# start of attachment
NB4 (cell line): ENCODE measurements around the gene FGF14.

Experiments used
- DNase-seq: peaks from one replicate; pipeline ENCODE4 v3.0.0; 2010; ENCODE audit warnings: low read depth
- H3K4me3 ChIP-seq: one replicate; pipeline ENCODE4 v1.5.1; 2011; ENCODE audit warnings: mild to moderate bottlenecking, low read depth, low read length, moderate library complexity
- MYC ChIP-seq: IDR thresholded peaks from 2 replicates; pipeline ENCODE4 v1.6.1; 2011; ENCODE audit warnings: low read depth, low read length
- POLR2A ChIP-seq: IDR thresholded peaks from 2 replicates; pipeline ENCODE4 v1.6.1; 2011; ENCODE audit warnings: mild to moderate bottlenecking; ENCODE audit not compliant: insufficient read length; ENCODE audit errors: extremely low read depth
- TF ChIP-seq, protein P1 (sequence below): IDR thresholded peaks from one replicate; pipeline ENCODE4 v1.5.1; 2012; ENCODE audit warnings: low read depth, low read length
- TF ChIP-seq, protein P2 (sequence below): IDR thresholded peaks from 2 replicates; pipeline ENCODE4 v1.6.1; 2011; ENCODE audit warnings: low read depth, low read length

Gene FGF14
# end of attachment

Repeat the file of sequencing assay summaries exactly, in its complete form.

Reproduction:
NB4 (cell line): ENCODE measurements around the gene FGF14.

Experiments used
- DNase-seq: peaks from one replicate; pipeline ENCODE4 v3.0.0; 2010; ENCODE audit warnings: low read depth
- H3K4me3 ChIP-seq: one replicate; pipeline ENCODE4 v1.5.1; 2011; ENCODE audit warnings: mild to moderate bottlenecking, low read depth, low read length, moderate library complexity
- MYC ChIP-seq: IDR thresholded peaks from 2 replicates; pipeline ENCODE4 v1.6.1; 2011; ENCODE audit warnings: low read depth, low read length
- POLR2A ChIP-seq: IDR thresholded peaks from 2 replicates; pipeline ENCODE4 v1.6.1; 2011; ENCODE audit warnings: mild to moderate bottlenecking; ENCODE audit not compliant: insufficient read length; ENCODE audit errors: extremely low read depth
- TF ChIP-seq, protein P1 (sequence below): IDR thresholded peaks from one replicate; pipeline ENCODE4 v1.5.1; 2012; ENCODE audit warnings: low read depth, low read length
- TF ChIP-seq, protein P2 (sequence below): IDR thresholded peaks from 2 replicates; pipeline ENCODE4 v1.6.1; 2011; ENCODE audit warnings: low read depth, low read length

Gene FGF14